Alan - since morality is not only true (assuming as I do meta-ethical optimism) but also meant to help people live better with each other, then in the broadest sense it will have a large pragmatic component, and this will apply to the FW problem too. But I tend to think that the pragmatics mostly goes to work in the further stages, when we need to decide whether we can live with the truth, e.g. a Peter Strawson like "naturalistic" optimism, or my more pessimistic and risk-averse Illusionism. The compatibility question is a matter of interpretation, namely, how to interpret life without libertarian free will. Here I think that more robust, more or less deontological notions do most of the work, such as respect for persons, fairness and justice. So by and large I tend not to view the compatibility question as pragmatic.

As to the Folk, it does seem that there is a lot of pragmatics there, but not in a way which is conducive to truth (it might well be conducive to living well, though!). The large role of framing effects, and the way results depend on the positive-negative divide and on how much is at stake in a particular case, are hard to make sense of in ways which, well, lend the Folk respect, from the perspective of truth.

John - contextualism is one way in which one can be a compatibility-dualist, and thus oppose both monistic compatibilism and monistic HD, but it isn't crucial to my view, at least. I am a more ambitious, "hard" compatibility-dualist.

We need to be careful with the percentages - neither you nor I, I take it, are very doubtful about our positions, we simply disagree. Is a 100% compatibilist, 100% hard determinist, or 50% of each position stronger? Well, in the end this will depend on the arguments. But as in my reply to Tamler, I think there are two prima facie weak (weak because methodological arguments inherently tend to be weak) arguments in favor of a dualism, namely, (a) that it captures MORE of the intuitions many people have within themselves (e.g. Tamler and myself); and (b) it allows for the elephant story, i.e. the thought that it prima facie makes more sense that, e.g., both smart incompatibilists and smart compatibilists are onto something.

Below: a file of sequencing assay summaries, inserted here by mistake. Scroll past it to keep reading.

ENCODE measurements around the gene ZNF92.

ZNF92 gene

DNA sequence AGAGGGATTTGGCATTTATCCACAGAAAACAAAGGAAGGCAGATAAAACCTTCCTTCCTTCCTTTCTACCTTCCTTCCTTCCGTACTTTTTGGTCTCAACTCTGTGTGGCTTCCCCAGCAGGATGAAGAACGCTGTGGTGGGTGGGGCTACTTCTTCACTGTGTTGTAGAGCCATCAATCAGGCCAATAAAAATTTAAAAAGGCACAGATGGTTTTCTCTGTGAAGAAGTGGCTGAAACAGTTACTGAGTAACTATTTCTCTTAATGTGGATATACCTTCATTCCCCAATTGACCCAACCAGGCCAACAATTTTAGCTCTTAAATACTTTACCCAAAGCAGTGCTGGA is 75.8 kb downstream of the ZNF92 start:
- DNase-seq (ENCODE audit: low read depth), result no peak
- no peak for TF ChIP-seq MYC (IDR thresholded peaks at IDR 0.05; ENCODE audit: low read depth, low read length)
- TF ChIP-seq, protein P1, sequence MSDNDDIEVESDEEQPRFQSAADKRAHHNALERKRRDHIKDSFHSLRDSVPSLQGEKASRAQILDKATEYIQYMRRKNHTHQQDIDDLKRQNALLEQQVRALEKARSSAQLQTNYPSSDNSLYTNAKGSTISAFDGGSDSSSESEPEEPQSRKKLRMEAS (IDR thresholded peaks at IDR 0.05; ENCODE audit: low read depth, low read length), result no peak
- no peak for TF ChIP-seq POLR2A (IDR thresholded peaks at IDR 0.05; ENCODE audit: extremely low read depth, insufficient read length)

Again, I am not saying that this is decisive. But my aim here was more modest: to say that I find it odd that almost everyone seems to be quite fanatic on either the hard determinist (incompatibilist) side, OR quite fanatic on the compatibilist side, while there is very little work going on that tries to accept the insights of both sides, or indeed believes that both sides are likely to have some true insights.

Gregg - I have my distinct way of being a compatibility-dualist, which for example sees the best case for compatibilism to follow from the idea of respect for persons (cf. my 2005 Midwest Studies piece); or finds the strongest case for HD to be the idea that on the best compatibilist story, punished criminals are trapped (see my recent piece in the J. of Ethics issue on MR). But there is no reason to follow me; I am just urging people to take up the compatibilist and HD stories THEY find most compelling, and see whether they don't end up as dualists. And, if they see just one side (which you evidently don't), to work on themselves to try and see the other side.

I think that you are pretty close to dualism. If one believes in degrees of compatibilist control, and sees compatibilist distinctions as salient both in theory and normatively, then what keeps one from being a compatibilist, to some extent, within a broader framework that also incorporates HD insights?

Hi Saul,

I'm not entirely clear about what the compatibility dualist says. Here's a position: there are certain types of control (e.g., guidance control) that are compatible with determinism and others (e.g., regulative control) that aren't. And, there are certain types of (what people call) moral responsibility (e.g., attributability) that are compatible with determinism and other types (e.g., accountability) that aren't. So, you might be a compatibilist about some kinds of control/responsibility and an incompatibilist about others. Does this sort of view count as a compatibility dualist?